U.S. consumer sentiment in July was revised higher, despite a noted acceleration in concerns over tariffs, according to a report released on Friday.


Stock Market News Today:

U.S. Consumer Sentiment Revised Higher Despite Acceleration in Tariff Concerns. 

The current conditions indicator increased to 114.4 in July, from the previous reading of 113.9. Economists had projected that the index would rise to just 114.0.Additionally, consumer expectations unexpectedly increased to 87.3 in July, from the previous 86.4. That beat consensus that had expected a rise to just 86.5. Meanwhile, inflation expectations for the next 12 months and the five-year gauge went unrevised at 2.9% and 2.4%, respectively.

The surveyor considered the 0.3 point decline in the headline number from June to be “trivial.”

“Despite the expectation of higher inflation and higher interest rates during the year ahead, consumers have kept their confidence at high levels due to favorable job and income prospects,” the survey’s chief economist Richard Curtin explained.

Americans’ worries over tariffs accelerated.

However, this expert highlighted that concerns about tariffs greatly accelerated in the July survey. “Across all households, 35% spontaneously mentioned that the tariffs would have a negative economic impact in July, up from 21% in June and 15% in May,” the data showed.

“Of course, these negative economic expectations could quickly disappear if the trade issues with Europe are promptly settled and immediately followed by agreements with China, Canada, and Mexico,” Curtin said.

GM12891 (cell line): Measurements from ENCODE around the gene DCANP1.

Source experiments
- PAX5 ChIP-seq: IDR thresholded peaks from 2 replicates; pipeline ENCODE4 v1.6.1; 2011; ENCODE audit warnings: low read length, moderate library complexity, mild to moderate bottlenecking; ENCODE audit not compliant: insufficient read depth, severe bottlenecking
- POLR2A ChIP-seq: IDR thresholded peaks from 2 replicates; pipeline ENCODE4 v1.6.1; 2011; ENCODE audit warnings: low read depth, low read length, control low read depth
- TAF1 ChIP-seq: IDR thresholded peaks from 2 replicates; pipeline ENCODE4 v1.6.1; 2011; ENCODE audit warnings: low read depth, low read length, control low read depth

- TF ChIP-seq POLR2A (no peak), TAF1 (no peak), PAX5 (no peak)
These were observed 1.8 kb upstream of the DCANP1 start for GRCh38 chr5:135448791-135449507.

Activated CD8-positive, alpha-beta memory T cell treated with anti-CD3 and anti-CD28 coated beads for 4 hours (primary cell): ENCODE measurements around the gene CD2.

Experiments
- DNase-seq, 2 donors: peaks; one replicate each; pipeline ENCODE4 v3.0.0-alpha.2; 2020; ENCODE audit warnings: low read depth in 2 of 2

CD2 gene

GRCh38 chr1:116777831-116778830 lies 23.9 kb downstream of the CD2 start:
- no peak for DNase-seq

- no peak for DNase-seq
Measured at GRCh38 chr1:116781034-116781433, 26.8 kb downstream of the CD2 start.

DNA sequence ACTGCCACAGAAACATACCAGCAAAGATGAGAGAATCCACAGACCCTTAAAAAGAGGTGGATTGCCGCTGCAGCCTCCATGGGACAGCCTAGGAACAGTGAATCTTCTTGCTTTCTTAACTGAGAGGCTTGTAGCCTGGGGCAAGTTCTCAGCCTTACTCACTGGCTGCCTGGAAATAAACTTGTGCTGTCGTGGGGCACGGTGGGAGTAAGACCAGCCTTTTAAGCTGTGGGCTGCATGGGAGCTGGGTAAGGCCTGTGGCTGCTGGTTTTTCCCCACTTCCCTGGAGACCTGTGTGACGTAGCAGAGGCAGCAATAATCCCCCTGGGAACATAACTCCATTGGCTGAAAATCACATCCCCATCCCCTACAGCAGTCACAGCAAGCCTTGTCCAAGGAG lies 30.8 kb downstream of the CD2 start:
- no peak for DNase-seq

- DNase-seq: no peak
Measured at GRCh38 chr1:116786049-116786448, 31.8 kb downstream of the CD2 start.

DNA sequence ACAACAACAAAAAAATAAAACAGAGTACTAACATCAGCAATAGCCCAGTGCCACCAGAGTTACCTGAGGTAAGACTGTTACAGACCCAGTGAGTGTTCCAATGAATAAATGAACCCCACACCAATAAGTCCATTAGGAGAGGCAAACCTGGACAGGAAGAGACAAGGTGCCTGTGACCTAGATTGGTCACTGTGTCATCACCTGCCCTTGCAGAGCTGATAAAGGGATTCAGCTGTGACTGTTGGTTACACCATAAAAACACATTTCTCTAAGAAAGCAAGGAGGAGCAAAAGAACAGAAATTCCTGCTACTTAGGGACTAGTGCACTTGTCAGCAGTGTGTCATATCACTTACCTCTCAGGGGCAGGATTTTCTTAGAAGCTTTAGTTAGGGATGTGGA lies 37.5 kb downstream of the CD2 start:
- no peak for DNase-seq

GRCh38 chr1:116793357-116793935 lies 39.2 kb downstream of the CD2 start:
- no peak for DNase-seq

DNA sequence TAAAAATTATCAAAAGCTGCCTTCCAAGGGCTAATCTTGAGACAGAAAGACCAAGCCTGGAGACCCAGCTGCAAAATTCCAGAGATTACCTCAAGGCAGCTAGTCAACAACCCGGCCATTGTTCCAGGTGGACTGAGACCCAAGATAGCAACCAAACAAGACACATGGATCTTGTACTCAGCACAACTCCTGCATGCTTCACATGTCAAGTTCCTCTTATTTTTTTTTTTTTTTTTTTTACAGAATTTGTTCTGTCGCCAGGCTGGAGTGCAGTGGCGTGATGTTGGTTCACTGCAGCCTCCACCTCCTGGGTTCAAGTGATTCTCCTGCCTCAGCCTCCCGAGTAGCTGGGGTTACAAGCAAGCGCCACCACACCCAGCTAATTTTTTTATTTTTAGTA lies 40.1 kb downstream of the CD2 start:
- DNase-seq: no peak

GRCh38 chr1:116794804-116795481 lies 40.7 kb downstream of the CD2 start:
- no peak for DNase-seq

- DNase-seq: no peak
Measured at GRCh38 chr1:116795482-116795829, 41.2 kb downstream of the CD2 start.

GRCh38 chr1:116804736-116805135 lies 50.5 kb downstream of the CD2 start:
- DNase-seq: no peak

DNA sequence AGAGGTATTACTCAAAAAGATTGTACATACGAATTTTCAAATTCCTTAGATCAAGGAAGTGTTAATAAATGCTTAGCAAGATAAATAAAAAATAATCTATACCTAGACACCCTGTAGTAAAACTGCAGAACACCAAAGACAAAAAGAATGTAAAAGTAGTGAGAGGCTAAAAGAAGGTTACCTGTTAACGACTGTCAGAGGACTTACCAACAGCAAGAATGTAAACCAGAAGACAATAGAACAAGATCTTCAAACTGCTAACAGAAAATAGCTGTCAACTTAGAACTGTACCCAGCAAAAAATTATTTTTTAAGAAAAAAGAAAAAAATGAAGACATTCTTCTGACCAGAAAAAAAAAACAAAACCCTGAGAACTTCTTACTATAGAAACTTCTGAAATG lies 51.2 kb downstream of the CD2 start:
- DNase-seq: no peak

“Resolution is critical to forestall decreases in consumer discretionary spending as a precaution against a worsening economy,” he concluded.

Faang group. 

The latest earnings reports for members of the Faang group of tech giants — Facebook, Amazon, Apple, Netflix and Google — are making what has been a winning trade for investors look more complex. Amazon blew past Wall Street forecasts on Thursday as its diversification into higher-margin cloud computing and the dominance of its online retail business produced the first $2bn quarterly profit in its history.

The second-quarter results were a bright spot in an otherwise gloomy week for the technology sector, coming a day after Facebook stunned investors with a prediction of slowing growth, sending its shares down nearly 20 per cent and wiping more than $120bn from its market capitalisation.

Amazon, which only crossed the $1bn mark for quarterly profit at the end of last year, reported $2.5bn in net income in the quarter ending in June. The company’s shares surged 4 per cent in after-hours trading despite revenue missing analysts’ expectations.

Mueller eyes Trump tweets.

Donald Trump has used Twitter as a key public relations weapon, but the president’s attacks on senior officials including the attorney-general and the FBI director are now being scrutinised by special counsel Robert Mueller as potential obstructions to his investigation.

China’s blocking of chip merger changes M&A landscape.

Beijing’s decision to not allow the Qualcomm-NXP merger killed what would have been a transformative deal for Qualcomm and threatens to change the mergers and acquisitions landscape for US technology companies. (FT)